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BUSINESS
August 1, 2012 | By Ryan Faughnder, Los Angeles Times
Two online poker websites accused of fraud and money laundering have reached a settlement under which customers will be reimbursed for the money they deposited with the sites. In a complicated deal, PokerStars, based on Britain's Isle of Man, agreed to acquire Full Tilt Poker and pay back Full Tilt Poker's customers. U.S. customers will be reimbursed from a $547-million government pool to be paid by PokerStars, while non-U.S. customers will be paid $184 million directly by PokerStars.
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BUSINESS
April 16, 2013 | Bloomberg News
Full Tilt Poker founder Raymond Bitar, accused of using online player funds to finance his company in what prosecutors called a Ponzi scheme, pleaded guilty but was spared from serving time in prison because he needs a heart transplant. U.S. District Judge Loretta Preska on Monday approved a plea agreement between Bitar, 41, and prosecutors, sentencing him to the seven days he served in jail last year, after saying a prison sentence would kill him. Bitar, who participated in a hearing in Manhattan federal court by video link from Los Angeles, near his home, pleaded guilty to two felonies that carry a maximum sentence of 35 years in prison.
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BUSINESS
April 16, 2013 | Bloomberg News
Full Tilt Poker founder Raymond Bitar, accused of using online player funds to finance his company in what prosecutors called a Ponzi scheme, pleaded guilty but was spared from serving time in prison because he needs a heart transplant. U.S. District Judge Loretta Preska on Monday approved a plea agreement between Bitar, 41, and prosecutors, sentencing him to the seven days he served in jail last year, after saying a prison sentence would kill him. Bitar, who participated in a hearing in Manhattan federal court by video link from Los Angeles, near his home, pleaded guilty to two felonies that carry a maximum sentence of 35 years in prison.
BUSINESS
August 1, 2012 | By Ryan Faughnder, Los Angeles Times
Two online poker websites accused of fraud and money laundering have reached a settlement under which customers will be reimbursed for the money they deposited with the sites. In a complicated deal, PokerStars, based on Britain's Isle of Man, agreed to acquire Full Tilt Poker and pay back Full Tilt Poker's customers. U.S. customers will be reimbursed from a $547-million government pool to be paid by PokerStars, while non-U.S. customers will be paid $184 million directly by PokerStars.
BUSINESS
July 1, 2011 | By Nathaniel Popper, Los Angeles Times
A leading online poker company shut down by federal prosecutors is set to be bought by a group of European investors in a deal that could allow U.S. players to recover as much as $150 million. Full Tilt Poker was one of three online poker sites that had its American operations shut down on April 15 when the founders of all three sites were indicted on charges of bank fraud, money laundering and violating gambling laws. Full Tilt, Poker Stars and Absolute Bet continued to operate outside the United States, though Wednesday, Full Tilt's international operations were suspended by regulators in the British Channel Islands.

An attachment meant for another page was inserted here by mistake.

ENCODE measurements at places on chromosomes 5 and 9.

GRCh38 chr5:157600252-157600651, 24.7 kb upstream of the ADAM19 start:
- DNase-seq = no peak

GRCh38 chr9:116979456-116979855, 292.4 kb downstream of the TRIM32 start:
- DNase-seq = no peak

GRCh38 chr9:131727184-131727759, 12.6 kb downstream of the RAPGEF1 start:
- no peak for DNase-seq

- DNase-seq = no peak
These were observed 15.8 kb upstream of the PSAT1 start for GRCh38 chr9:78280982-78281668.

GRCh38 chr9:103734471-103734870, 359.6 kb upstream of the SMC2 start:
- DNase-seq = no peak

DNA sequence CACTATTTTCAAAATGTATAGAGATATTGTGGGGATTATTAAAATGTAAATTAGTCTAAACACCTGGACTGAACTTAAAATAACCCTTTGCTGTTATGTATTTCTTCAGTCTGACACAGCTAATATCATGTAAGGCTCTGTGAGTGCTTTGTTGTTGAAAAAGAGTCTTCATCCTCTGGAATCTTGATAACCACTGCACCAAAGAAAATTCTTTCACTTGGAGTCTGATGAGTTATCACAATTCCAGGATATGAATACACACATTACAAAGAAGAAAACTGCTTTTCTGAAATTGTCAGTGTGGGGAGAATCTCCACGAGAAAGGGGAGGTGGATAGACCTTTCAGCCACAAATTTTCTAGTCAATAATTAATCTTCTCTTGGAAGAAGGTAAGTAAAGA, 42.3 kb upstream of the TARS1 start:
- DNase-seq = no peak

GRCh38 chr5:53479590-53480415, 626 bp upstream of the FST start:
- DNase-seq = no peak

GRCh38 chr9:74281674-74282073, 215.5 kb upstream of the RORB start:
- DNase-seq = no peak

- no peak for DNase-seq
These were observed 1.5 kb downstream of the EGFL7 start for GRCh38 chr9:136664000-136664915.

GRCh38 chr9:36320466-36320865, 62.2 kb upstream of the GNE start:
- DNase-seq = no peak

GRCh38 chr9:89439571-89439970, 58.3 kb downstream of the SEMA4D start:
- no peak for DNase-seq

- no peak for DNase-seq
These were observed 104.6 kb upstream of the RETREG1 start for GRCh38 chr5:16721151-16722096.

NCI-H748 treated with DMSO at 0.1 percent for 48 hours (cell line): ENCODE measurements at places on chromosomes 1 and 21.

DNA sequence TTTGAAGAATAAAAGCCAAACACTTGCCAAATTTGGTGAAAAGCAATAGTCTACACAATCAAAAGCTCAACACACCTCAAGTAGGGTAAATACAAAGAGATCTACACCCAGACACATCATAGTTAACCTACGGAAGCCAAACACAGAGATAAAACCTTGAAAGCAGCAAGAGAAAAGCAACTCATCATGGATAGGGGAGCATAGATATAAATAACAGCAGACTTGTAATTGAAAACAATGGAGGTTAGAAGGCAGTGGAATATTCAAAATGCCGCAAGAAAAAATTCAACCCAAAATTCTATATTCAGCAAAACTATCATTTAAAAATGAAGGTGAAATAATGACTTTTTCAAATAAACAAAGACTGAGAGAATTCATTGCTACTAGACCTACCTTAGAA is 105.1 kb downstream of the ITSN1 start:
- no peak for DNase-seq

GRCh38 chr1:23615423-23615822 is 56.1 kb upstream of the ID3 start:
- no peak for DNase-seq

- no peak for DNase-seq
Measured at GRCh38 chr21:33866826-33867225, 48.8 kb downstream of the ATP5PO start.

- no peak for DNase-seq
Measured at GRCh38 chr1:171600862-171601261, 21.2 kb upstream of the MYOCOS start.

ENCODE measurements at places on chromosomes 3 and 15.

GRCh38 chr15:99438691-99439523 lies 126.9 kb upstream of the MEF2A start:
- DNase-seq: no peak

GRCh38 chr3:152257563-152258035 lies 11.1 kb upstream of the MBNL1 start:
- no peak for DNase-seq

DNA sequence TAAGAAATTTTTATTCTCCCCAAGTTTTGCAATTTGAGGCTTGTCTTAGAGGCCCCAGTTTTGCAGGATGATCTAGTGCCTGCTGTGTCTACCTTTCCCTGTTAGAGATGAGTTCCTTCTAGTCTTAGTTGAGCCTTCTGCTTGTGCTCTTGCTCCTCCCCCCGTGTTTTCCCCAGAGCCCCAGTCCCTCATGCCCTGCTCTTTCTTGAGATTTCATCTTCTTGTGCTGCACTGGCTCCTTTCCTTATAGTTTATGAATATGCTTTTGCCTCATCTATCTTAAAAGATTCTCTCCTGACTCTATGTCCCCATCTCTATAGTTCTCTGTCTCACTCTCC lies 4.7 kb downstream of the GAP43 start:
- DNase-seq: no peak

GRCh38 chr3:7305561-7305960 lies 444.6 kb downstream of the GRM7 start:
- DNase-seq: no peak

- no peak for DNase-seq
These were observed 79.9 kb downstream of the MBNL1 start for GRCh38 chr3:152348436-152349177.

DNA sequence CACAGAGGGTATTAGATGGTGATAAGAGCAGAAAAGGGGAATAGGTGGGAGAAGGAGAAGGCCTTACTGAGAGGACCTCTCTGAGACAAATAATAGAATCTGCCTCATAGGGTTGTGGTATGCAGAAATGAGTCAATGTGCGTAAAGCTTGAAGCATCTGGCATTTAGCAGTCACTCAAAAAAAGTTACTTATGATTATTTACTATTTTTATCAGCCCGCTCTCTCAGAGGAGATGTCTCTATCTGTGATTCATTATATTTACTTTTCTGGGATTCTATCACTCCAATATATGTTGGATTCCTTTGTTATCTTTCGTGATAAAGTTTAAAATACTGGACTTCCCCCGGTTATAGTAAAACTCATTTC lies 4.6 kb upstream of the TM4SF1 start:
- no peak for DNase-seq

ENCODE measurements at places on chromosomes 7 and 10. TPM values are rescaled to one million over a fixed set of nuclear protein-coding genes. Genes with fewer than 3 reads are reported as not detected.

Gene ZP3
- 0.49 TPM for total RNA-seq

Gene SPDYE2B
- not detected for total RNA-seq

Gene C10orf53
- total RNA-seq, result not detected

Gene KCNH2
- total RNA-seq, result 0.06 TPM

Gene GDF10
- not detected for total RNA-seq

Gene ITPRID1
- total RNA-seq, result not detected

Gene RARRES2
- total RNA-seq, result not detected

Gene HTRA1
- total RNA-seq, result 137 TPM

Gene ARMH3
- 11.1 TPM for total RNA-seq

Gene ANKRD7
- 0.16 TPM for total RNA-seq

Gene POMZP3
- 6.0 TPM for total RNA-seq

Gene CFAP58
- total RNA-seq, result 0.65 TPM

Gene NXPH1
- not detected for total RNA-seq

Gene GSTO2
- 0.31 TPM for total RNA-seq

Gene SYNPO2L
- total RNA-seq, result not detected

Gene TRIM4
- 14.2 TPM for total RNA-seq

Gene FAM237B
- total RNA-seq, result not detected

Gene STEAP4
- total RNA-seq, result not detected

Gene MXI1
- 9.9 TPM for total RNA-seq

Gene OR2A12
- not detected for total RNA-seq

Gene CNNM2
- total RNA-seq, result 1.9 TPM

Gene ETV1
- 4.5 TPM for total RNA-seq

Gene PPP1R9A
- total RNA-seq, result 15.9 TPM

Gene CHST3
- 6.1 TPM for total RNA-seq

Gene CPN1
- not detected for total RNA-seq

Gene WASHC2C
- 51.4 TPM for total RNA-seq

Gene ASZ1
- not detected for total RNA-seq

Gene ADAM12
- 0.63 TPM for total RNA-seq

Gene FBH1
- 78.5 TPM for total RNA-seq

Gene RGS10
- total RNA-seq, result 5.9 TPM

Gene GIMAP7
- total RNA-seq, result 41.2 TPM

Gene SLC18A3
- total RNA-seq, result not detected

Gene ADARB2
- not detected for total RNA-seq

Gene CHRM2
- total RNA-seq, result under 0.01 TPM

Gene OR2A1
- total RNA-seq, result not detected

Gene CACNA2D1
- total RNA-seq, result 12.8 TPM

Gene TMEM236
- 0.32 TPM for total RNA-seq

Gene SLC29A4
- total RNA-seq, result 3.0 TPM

BUSINESS
July 3, 2012 | By Laura Hautala, Los Angeles Times
The founder of the defunct gambling site Full Tilt Poker, which allegedly owes $350 million to Internet poker players, was arrested in New York as he came back into the country. Raymond Bitar, who was an equities trader in Los Angeles before establishing the offshore website, was taken into custody Monday at John F. Kennedy International Airport. In addition to previous charges of bank fraud, money laundering and gambling, an indictment unsealed before his arrest charged him with defrauding customers.
BUSINESS
September 21, 2011 | By Tiffany Hsu, Los Angeles Times
Internet gambling site Full Tilt Poker and its operators built a global Ponzi scheme that bilked online players out of at least $390 million, according to new allegations in an amended civil lawsuit filed by federal prosecutors. The U.S. attorney's office in Manhattan said that besides defrauding the U.S. banking system, as alleged in a civil lawsuit last spring, Full Tilt was "not a legitimate poker company. " Instead, it "cheated and abused its own players," prosecutors said, as insiders "lined their own pockets with funds picked from the pockets of their most loyal customers while blithely lying to both players and the public alike about the safety and security of the money deposited with the company.
BUSINESS
April 21, 2011 | By Tiffany Hsu, Los Angeles Times
Two online poker sites shut down by the federal government last week have been permitted to start up again, but only to help players get their money back, authorities said. Full Tilt Poker and PokerStars regained access to their domain names after striking agreements with the U.S. attorney's office for the Southern District of New York, which Friday accused founders of the sites of bank and wire fraud, money laundering and illegal gambling. The agreements prohibit the sites from allowing patrons in the U.S. to play for money on the venues.
BUSINESS
June 28, 2012 | By Willam D'Urso
Former Utah banker John Campos has been sentenced to three months in prison for processing about $200 million in illegal online poker transactions. Campos, the vice chairman of SunFirst Bank in St. George, Utah, had pleaded guilty in March to a misdemeanor charge of causing a federally insured bank to accept money in connection with illegal gambling. Judge Lewis Kaplan called the crime "greed-driven" but said he was being "extremely lenient" with his sentencing. “There's just no doubt at all that you engaged in criminal behavior,” Kaplan said.